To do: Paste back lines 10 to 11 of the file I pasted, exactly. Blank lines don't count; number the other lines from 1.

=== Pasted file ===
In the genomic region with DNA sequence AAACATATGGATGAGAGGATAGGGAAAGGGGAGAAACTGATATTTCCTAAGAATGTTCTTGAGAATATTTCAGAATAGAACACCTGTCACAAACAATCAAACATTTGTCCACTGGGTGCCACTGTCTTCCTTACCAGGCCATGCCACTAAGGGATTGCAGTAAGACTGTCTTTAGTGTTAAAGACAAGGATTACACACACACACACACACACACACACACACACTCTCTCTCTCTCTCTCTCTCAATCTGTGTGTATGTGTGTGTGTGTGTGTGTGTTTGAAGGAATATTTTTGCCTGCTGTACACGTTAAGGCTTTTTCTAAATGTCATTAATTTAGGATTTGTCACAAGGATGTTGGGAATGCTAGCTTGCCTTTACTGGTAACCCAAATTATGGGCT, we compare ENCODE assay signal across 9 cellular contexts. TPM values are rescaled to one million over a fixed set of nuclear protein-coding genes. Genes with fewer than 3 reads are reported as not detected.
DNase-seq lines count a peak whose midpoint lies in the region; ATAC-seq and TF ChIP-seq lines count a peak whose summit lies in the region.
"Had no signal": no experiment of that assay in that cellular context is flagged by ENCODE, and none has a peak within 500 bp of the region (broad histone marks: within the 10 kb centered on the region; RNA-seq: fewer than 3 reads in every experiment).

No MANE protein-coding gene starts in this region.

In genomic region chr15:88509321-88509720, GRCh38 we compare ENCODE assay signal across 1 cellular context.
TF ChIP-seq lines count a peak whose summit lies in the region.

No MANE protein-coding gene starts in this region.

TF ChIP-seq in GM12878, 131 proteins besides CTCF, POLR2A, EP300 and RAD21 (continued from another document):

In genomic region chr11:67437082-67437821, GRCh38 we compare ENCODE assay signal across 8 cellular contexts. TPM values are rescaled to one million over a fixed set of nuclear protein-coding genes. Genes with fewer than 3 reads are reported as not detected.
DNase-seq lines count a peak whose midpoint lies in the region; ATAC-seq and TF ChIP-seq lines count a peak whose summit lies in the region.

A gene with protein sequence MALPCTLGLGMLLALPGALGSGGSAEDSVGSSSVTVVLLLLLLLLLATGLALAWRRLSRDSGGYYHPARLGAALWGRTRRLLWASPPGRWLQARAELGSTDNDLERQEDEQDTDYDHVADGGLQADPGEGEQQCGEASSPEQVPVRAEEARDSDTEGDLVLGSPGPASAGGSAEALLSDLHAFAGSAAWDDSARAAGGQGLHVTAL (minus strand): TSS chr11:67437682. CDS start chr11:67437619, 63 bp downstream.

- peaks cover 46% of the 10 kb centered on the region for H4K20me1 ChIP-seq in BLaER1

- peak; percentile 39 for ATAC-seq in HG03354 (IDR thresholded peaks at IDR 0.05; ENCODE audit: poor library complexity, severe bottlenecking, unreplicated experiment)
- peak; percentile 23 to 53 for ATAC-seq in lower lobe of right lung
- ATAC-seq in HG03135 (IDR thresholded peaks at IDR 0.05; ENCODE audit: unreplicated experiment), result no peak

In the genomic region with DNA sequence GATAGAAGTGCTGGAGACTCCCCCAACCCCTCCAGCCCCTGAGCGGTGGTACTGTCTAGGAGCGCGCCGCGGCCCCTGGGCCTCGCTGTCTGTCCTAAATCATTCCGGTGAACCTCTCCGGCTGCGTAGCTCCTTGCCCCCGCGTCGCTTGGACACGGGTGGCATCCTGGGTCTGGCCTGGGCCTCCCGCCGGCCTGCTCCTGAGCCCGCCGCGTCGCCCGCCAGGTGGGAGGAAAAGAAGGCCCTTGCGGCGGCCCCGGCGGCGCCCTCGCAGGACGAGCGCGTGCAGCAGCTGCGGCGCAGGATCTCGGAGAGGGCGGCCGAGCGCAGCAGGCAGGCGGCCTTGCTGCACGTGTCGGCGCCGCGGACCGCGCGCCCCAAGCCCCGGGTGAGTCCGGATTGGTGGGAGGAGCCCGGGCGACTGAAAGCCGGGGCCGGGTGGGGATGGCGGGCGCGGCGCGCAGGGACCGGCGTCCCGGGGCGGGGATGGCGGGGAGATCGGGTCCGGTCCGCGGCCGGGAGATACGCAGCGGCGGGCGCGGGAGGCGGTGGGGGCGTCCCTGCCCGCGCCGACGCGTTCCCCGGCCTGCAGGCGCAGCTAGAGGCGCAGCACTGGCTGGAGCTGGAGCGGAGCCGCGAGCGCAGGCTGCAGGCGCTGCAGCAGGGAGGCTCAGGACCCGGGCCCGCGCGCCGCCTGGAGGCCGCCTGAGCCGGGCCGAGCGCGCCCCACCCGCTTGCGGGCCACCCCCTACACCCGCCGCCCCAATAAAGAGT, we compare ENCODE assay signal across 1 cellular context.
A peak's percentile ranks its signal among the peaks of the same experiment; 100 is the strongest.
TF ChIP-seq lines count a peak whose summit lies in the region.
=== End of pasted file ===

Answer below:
DNase-seq lines count a peak whose midpoint lies in the region; ATAC-seq and TF ChIP-seq lines count a peak whose summit lies in the region.

A gene with protein sequence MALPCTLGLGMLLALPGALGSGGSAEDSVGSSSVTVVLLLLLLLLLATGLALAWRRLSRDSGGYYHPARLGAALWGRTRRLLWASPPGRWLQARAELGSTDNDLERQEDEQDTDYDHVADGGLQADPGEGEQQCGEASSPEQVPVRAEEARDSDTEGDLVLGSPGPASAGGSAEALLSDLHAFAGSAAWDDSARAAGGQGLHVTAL (minus strand): TSS chr11:67437682. CDS start chr11:67437619, 63 bp downstream.